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Storytelling Entropy & Fandoms
Also: Resurgence of Georgism, Community Notes Deep Dive, and Big Post-Punk
I must say, I’m enjoying the general discourse around mega IP recently. Some people call it narrative debt.
I recently wrote about how a story world inevitably protocolises to tell more stories. That’s another metaphor to use: oozification and protocolisation.
LSOO uses the metaphor of order and disorder (through entropy). In a story or a story world, is there a process of order, distillation, and compression? All story elements are necessary and nothing more. Or, is there a process of disorder, contamination, and decompression. Stories containing increasing flotsam and jetsam.
I enjoy this metaphor, because it describes a story as a process at different layers. It also doesn’t mean that expansion is negative. But, expansion should be in service of the story. LSOO gives the example of Marvel purposefully and intentfully building out the MCU over many films to culminate in an epic finale with Endgame. The phases thereafter felt uncertain and aimless, expanding without direction. Expansion can bring order and distillation if it’s a part of the process.
In part, he blames “corporate passion”: mega IP trying to cash in by finding stories for its IP. Instead of the way it should be: stories using the canvas of IP to tell a story. In part, that’s true. But, it’s not the entire reason as you can still use these canvases to find and tell meaningful and sincere stories. Stories that aren’t self-aware of its position as mega IP. Andor is such an example, or Guardians of the Galaxy 3 (an otherwise brilliant film within the recent MCU phase). Both of them are stories that use the IP as its canvas. And in both cases, they are deeply sincere. Sincerity doesn’t entail it has to be serious: just that the goal is to tell a story first.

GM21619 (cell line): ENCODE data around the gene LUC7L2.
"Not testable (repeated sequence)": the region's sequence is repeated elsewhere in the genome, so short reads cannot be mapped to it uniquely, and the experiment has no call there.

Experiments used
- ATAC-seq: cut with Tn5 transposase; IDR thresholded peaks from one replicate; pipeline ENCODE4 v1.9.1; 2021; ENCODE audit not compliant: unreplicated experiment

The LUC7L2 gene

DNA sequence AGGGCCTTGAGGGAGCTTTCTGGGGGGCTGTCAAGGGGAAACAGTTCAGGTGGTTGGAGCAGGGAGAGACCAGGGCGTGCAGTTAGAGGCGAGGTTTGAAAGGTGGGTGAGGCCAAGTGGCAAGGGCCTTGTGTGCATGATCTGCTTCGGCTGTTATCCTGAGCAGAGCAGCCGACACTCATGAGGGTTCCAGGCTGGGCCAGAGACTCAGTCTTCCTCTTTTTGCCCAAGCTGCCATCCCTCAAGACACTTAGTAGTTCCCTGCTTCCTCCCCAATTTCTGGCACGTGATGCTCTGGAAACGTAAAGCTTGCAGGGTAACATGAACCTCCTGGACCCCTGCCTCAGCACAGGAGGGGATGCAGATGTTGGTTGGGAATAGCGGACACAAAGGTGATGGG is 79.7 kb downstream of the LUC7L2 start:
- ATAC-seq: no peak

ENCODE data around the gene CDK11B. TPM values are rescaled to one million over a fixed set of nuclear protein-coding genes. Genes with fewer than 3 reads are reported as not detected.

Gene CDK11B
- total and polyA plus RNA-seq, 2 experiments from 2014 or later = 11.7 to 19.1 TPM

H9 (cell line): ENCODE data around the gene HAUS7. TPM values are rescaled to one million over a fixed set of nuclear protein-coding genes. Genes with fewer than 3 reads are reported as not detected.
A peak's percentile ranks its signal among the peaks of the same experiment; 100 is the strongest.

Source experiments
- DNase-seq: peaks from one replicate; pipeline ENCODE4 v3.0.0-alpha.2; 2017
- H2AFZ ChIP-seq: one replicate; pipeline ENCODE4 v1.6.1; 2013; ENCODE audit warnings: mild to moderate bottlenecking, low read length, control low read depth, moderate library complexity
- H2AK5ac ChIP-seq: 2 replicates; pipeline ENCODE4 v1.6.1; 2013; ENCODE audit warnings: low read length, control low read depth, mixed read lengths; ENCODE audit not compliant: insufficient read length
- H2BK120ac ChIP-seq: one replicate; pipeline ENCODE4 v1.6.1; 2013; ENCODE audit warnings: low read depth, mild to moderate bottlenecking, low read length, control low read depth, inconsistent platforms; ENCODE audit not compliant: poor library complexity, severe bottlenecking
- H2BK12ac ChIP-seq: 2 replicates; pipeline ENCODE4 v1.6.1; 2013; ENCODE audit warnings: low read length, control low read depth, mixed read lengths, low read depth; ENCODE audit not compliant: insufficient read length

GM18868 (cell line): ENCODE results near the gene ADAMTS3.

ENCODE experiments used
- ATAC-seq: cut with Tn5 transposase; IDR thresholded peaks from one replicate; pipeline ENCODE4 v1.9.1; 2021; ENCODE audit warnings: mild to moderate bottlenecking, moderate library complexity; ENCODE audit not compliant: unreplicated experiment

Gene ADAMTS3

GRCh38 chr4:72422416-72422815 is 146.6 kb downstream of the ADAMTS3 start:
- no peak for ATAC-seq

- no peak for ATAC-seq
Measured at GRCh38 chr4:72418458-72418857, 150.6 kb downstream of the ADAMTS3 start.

But, it begs the question: if recent franchise attempts seem to fall flat, why is there still this appeal for what LSOO calls “meta-references to nowhere” and expansive mega IP? The ever-present appeal of callbacks, cross-overs, and intertextuality. Audiences, in some part, enjoy being Leo DiCaprio whistling at the TV screen, pointing out a reference.
A commenter on the YouTube video puts it differently:
I feel a lot of ourselves as an audience are to blame for this. We get so attached to stories that we don't ever want it to end. I sometimes feel like every single person I talk to about this kind of thing simply don't want to see their beloved stories end, and I cannot understand why, if the alternative to it actually ending is always one of gradual disinterest or actual degeneration of what it was before.
I think a key factor is looking at modern media as attempting to also be social. Media produced for the sake of telling a story, or media produced for the sake of its usage as a container for social experiences. Mega IP is often aware of its appeal as a social center. With the internet replacing our local communities with topical communities, we desire a shared narrative and references in film act like glue that keeps a shared narrative together. “Did you see that reference?!” is a conversation starter: an opportunity to either connect with someone who has watched the same media as you, or its an opportunity to expand your own community by introducing someone to something they might enjoy. It’s also why adaptations are popular.